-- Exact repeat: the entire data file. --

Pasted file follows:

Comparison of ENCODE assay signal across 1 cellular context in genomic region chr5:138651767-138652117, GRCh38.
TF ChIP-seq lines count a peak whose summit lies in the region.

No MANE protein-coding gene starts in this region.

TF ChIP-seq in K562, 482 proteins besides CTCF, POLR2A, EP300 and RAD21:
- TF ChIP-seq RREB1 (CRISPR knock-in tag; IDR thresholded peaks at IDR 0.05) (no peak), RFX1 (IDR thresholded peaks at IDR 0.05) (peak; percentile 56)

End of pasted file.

Comparison of ENCODE assay signal across 1 cellular context in genomic region chr5:138651767-138652117, GRCh38.
TF ChIP-seq lines count a peak whose summit lies in the region.

No MANE protein-coding gene starts in this region.

TF ChIP-seq in K562, 482 proteins besides CTCF, POLR2A, EP300 and RAD21:
- TF ChIP-seq RREB1 (CRISPR knock-in tag; IDR thresholded peaks at IDR 0.05) (no peak), RFX1 (IDR thresholded peaks at IDR 0.05) (peak; percentile 56)